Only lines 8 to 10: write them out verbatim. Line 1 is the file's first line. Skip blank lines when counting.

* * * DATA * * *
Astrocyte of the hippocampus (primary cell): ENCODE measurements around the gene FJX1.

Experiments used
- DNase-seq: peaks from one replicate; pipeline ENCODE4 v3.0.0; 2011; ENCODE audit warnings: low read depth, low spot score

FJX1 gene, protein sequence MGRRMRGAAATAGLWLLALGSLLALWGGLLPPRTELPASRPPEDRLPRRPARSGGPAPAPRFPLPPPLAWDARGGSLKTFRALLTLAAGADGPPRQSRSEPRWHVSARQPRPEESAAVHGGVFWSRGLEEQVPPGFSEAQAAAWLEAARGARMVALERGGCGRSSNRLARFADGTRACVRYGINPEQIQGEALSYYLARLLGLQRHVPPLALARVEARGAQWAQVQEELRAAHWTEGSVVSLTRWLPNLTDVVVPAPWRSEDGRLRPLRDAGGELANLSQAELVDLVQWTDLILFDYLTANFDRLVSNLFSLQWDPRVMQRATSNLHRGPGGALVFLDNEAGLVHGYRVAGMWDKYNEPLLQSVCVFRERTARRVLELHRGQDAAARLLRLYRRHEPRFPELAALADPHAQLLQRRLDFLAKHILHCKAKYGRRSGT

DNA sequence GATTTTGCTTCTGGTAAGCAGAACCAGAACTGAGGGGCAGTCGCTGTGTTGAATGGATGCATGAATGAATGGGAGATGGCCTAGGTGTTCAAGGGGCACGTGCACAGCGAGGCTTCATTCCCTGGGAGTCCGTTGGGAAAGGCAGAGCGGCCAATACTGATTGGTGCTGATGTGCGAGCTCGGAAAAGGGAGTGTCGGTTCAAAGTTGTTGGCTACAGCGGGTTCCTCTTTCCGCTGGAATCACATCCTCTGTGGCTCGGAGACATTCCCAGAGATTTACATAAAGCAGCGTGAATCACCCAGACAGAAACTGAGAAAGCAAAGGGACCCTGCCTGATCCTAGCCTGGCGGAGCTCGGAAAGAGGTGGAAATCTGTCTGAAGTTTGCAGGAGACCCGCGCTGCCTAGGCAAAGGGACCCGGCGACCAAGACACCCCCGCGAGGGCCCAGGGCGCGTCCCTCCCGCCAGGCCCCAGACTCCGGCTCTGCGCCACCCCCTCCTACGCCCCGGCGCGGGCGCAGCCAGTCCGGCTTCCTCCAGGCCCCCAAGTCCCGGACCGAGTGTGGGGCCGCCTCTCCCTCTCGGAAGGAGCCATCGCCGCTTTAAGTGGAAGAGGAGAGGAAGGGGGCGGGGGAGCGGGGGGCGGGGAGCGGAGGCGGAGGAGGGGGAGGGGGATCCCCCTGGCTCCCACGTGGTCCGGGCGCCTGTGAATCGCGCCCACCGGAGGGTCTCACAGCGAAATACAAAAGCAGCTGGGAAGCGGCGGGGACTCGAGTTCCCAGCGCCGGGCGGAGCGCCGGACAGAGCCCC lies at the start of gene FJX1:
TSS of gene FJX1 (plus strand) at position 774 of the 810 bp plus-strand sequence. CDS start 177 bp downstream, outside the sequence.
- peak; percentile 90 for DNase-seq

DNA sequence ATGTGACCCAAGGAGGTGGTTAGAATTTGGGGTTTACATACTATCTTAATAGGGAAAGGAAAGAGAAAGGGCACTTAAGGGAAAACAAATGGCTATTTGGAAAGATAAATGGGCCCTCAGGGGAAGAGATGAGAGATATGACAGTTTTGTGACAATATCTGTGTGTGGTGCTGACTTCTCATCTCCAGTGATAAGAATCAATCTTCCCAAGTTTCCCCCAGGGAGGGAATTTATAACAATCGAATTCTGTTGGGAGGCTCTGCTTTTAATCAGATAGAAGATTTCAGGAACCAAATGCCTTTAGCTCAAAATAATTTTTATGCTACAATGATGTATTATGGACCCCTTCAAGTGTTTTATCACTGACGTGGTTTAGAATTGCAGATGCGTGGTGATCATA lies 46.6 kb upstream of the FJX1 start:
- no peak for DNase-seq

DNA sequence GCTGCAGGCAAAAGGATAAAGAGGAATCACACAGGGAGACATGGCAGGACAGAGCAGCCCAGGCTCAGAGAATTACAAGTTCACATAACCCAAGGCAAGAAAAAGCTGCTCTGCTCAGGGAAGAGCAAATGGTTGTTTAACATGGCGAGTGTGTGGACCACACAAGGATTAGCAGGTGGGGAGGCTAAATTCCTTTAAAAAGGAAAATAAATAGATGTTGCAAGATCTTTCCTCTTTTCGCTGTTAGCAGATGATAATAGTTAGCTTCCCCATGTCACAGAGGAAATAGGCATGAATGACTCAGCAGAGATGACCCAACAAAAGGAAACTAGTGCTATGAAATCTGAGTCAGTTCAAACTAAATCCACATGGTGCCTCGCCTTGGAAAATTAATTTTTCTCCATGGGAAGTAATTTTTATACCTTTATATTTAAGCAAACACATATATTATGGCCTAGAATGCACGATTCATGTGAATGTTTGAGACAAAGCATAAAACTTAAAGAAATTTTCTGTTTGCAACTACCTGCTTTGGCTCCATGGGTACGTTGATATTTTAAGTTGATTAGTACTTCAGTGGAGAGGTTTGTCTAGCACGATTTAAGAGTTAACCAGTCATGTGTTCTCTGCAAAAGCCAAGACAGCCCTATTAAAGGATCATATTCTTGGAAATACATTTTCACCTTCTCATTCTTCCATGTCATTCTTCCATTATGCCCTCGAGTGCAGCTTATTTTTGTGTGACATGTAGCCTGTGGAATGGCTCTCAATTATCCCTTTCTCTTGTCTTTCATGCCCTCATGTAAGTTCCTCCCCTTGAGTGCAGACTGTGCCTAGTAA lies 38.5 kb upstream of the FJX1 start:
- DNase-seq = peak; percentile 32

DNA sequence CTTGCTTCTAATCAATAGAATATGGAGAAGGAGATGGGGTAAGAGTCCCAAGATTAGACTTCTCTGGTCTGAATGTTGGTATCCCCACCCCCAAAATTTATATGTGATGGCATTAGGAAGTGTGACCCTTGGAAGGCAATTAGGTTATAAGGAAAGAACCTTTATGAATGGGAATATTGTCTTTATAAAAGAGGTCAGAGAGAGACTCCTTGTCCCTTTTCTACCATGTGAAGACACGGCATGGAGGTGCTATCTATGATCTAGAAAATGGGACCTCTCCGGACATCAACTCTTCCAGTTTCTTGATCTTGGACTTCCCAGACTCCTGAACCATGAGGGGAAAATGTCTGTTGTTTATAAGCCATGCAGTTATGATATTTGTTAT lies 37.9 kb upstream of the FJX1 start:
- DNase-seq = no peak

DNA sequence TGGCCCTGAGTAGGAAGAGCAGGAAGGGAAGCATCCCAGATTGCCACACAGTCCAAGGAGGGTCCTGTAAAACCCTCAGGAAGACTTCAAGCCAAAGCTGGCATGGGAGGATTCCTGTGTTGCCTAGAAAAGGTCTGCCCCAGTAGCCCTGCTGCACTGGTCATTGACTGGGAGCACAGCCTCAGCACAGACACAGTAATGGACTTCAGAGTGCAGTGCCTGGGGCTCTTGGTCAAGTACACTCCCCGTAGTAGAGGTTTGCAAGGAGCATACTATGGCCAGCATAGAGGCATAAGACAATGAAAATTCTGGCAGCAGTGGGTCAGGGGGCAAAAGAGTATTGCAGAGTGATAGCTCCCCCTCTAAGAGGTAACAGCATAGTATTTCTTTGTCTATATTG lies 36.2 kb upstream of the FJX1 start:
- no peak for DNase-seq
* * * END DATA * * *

DNA sequence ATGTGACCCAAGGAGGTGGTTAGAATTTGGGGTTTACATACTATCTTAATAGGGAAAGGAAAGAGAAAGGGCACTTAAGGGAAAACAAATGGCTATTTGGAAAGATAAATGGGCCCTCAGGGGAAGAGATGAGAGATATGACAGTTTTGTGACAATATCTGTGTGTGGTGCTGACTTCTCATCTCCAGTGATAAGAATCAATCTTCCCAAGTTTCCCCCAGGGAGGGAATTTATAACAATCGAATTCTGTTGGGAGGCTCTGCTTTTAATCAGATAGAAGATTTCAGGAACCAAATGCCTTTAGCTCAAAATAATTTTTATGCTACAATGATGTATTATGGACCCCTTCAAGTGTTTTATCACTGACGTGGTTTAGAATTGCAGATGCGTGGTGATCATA lies 46.6 kb upstream of the FJX1 start:
- no peak for DNase-seq

DNA sequence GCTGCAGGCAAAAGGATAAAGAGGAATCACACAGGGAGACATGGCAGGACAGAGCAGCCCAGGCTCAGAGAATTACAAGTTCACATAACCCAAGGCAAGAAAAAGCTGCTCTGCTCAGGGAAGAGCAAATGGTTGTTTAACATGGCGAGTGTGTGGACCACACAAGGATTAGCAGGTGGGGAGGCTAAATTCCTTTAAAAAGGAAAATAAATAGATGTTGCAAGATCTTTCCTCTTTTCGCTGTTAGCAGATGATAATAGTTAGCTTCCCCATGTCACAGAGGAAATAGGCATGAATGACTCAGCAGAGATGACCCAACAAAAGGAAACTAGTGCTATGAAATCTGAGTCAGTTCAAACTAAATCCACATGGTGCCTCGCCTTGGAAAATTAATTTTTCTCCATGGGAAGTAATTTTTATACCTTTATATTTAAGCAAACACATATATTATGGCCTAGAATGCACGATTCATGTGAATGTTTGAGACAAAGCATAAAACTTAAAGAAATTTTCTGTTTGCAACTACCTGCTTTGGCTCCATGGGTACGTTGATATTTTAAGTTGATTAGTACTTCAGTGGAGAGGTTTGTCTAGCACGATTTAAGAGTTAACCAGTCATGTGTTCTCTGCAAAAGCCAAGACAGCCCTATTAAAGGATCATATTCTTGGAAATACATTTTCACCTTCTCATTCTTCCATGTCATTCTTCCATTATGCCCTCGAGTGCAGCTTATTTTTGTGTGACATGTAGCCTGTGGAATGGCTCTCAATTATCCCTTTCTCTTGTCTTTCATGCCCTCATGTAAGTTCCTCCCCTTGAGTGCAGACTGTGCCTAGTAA lies 38.5 kb upstream of the FJX1 start: